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. Last Updated: 07/27/2016

Kmart Cuts Jobs in Face of Losses

NEW YORK -- Seven weeks after Charles Conaway took over as chairman and chief executive of Kmart Corp., the company announced that it would take a $740 million pretax charge for inventory clearance and 72 store closings and indicated that a substantial investment in technology would be key to future growth.

Kmart also warned Tuesday that excluding this write-off, second quarter earnings would miss expectations by a mile. Actual second quarter results will be announced Aug 10. The company is also expected to announce major management changes in the next several days.

The retailer, based just outside Detroit in Troy, Michigan has struggled against its highly competitive discount rivals Wal-Mart Stores and Target Inc., but bad news reported Tuesday indicated problems ran even deeper than previously revealed. For example, Kmart said it now expected second-quarter earnings from operations to be in the range of 4 cents to 7 cents a share, down from 26 cents a share for the quarter a year ago. That is 75 percent less than the analyst consensus estimate of 16 cents a share, as tabulated by First Call/Thomson Financial.

A $290 million charge for inventory reduction throughout the chain also puts a new light on the tenure of Floyd Hall, Kmart's previous chief executive. Until the first quarter of this year, Hall was able to boast of 12 straight quarters of earnings growth, but apparently that did not fully reflect a great deal of merchandise that had been piling up and would eventually have to be disposed of as a loss.

In another potentially worrisome sign, the retailer said of the 72 stores it expected to close, six were the Super K format. Kmart had said previously that the Super K format stores, which are extra large and sell groceries as well as apparel, were key to future growth.

Conway denied the closing signaled a change in this particular aspect of Kmart's strategy. "Not all Super K's are painted equal," he said. "These are older stores that are not even close to our vision for the future."

As stores close, the company said, about 5,000 jobs, accounting for almost 2 percent of its 278,000 employees, will be eliminated. Some of those affected may find jobs at other Kmart stores, the company said. Kmart will take a pretax charge of $300 million for the closings, plus pretax charges of $75 million to write off the inventory in the closed stores.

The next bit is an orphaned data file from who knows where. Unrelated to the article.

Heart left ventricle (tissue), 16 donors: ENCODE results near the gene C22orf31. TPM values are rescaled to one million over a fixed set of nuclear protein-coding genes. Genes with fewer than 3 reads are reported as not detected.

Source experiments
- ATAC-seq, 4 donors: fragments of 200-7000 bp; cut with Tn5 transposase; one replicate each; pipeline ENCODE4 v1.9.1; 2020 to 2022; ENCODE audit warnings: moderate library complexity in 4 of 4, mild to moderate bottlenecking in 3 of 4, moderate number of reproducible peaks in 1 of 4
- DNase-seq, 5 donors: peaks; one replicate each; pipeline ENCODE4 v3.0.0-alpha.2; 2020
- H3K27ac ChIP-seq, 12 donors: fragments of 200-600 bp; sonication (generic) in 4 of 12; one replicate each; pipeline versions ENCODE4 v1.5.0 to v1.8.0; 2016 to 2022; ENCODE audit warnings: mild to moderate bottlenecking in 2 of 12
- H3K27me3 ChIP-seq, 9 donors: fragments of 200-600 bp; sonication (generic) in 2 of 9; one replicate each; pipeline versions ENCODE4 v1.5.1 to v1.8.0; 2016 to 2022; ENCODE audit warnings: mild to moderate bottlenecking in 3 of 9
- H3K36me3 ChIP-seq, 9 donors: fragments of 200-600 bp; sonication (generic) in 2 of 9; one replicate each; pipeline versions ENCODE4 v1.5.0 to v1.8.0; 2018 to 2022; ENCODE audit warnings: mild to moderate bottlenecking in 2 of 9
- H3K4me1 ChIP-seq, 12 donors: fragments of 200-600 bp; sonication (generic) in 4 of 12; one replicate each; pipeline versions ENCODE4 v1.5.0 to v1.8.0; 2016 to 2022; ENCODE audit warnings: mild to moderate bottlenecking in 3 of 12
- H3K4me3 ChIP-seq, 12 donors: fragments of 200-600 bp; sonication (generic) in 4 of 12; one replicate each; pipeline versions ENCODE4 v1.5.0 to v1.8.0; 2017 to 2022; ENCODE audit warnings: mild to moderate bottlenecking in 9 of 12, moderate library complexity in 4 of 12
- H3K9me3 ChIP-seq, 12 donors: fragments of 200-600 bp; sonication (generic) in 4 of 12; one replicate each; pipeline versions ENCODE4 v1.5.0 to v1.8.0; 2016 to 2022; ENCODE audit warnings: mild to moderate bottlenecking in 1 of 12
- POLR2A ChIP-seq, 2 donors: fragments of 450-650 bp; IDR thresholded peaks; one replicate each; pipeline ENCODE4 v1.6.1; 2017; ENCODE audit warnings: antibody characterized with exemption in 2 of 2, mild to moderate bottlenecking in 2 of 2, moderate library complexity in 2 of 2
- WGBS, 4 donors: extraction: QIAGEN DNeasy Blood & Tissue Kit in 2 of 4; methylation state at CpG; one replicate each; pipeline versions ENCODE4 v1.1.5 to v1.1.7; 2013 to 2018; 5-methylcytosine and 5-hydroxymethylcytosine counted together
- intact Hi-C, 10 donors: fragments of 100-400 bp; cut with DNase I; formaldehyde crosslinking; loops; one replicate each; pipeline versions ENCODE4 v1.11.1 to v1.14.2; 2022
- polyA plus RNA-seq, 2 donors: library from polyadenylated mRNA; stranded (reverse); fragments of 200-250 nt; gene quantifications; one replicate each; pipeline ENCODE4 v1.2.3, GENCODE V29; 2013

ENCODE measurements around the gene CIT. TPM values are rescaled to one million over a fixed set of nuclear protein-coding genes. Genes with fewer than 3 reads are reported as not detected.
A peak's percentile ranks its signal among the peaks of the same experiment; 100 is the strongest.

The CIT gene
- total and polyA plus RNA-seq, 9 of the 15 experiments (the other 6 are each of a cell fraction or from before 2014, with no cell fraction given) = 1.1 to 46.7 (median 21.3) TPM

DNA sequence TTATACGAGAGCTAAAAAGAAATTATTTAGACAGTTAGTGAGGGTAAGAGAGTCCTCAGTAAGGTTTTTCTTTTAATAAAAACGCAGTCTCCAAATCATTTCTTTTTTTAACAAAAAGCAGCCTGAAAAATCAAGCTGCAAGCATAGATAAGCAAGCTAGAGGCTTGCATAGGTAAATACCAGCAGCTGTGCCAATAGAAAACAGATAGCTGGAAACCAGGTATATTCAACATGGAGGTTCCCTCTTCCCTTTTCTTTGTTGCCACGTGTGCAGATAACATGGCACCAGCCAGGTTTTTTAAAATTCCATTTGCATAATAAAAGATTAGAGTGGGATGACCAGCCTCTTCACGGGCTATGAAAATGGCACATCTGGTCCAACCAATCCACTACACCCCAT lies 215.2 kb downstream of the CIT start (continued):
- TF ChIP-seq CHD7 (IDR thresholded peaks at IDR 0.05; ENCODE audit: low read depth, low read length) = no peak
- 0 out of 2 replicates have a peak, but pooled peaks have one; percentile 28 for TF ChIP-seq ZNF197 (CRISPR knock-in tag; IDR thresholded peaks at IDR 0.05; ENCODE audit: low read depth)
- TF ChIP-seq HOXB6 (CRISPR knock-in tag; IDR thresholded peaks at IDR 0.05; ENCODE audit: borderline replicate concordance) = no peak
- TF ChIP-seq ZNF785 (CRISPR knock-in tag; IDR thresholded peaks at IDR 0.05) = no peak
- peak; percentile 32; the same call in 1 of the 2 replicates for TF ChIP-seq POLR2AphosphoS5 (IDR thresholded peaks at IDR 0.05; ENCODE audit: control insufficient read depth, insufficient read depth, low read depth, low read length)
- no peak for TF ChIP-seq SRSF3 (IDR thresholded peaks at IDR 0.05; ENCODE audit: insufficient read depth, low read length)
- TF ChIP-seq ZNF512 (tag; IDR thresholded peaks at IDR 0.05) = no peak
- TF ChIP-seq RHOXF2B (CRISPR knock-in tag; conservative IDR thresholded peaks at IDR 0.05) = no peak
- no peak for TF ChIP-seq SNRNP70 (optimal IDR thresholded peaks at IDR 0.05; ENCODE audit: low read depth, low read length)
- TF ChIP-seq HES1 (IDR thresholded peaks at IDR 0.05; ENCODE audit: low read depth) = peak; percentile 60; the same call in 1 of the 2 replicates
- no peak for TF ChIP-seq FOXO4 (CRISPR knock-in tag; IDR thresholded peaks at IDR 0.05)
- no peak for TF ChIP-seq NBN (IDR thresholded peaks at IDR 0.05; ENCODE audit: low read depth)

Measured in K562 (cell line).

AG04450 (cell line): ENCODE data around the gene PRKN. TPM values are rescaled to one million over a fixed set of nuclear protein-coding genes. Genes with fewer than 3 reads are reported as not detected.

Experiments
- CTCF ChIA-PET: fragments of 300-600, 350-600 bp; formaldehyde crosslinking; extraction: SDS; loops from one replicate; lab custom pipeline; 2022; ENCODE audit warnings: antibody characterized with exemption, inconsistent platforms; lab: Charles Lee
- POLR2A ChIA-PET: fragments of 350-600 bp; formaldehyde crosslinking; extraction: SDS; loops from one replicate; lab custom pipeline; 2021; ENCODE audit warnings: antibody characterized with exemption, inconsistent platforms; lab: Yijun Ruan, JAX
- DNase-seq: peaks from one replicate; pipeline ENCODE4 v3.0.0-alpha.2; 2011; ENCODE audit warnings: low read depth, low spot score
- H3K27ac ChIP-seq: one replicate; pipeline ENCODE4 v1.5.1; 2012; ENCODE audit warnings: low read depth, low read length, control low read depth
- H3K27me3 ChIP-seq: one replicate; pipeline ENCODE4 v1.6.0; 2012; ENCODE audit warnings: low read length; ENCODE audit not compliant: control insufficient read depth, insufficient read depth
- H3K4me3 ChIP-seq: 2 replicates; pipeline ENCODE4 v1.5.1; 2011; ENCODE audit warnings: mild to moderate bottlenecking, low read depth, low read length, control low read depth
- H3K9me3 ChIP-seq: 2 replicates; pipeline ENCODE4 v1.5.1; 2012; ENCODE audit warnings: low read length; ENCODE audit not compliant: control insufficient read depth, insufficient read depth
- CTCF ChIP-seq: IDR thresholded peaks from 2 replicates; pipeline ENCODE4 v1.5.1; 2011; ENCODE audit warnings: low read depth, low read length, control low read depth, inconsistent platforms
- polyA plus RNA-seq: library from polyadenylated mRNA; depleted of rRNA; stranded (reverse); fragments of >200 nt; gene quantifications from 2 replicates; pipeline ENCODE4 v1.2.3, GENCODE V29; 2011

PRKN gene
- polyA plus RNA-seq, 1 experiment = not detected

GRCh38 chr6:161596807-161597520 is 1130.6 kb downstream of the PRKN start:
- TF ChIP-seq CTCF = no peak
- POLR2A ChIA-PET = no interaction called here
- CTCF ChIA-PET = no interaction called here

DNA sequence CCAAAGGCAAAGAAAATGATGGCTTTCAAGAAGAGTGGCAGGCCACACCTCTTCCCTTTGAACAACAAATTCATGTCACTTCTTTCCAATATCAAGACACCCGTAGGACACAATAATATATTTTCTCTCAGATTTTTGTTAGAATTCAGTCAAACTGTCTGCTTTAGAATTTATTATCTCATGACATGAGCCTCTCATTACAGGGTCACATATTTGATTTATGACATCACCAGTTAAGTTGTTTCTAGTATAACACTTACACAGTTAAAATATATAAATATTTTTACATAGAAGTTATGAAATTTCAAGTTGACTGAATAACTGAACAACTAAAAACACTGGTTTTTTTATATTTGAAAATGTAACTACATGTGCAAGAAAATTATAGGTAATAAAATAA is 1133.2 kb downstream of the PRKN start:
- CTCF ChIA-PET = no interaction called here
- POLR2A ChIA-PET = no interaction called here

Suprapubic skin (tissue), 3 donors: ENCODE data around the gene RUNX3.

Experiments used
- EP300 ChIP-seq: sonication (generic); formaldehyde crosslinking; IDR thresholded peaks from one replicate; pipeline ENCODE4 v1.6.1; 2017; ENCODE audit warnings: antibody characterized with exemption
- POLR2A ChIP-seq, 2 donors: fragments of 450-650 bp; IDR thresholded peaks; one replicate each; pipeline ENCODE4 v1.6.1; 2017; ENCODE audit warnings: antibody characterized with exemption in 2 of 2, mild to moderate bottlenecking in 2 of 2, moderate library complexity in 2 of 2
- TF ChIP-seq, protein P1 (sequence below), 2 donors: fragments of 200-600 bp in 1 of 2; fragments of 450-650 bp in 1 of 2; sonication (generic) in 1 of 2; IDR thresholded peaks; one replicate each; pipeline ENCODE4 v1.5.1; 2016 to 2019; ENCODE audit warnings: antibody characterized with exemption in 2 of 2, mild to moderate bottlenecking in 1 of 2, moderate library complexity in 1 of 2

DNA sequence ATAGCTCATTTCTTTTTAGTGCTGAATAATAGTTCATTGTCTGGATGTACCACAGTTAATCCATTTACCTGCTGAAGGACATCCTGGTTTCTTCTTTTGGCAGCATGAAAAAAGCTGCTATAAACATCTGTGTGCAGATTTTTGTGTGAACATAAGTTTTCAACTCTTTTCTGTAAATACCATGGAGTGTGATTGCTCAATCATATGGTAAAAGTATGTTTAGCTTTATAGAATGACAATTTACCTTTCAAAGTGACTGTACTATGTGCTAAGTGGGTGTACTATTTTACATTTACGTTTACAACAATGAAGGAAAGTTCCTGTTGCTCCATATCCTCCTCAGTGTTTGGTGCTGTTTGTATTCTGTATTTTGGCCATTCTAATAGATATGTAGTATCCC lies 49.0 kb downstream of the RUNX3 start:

The new chief executive said his basic focus was to force Kmart to demand a "higher return on all its assets" from real estate to inventory. As a result he said the company was closing stores that were profitable, but not profitable enough.

Conaway, who moved from his role as president of CVS and took the helm of Kmart on June 1, has yet to articulate the full details of his vision to make Kmart more competitive, but in its early outlines it appears to rely heavily on technology. The company has said it will spend a total of $460 million to upgrade its information systems.

Major initiatives under way, the company said, are the installations of new scanners in all stores, new registers in the company's 300 highest volume stores, and new systems to help Kmart's merchants monitor and manage inventory. The company will also take a $75 million charge for replacing outmoded computer systems.

It also expects to spend $210 million to improve its distribution and logistics network.

In interviews and with analysts he has given some hint of how he hopes this technology will make Kmart's sales perk up. "He is aghast that he deals with technology that is 10 years old when his competitors have technology that is two years old," said Kurt Barnard, president of Barnard Retail Trend Report. "He wants to create a system where every buyer is completely informed every moment on how the purchases are doing and then really hold their feet to the fire."

Conaway added that the systems would also dictate all sorts of decisions made by human managers, like when to mark down merchandise. For example, he said, this spring after two weeks of unusually cool weather hurt sales, store buyers chose to wait to mark down a lot of apparel items, and they eventually had to take bigger cuts to match competitors.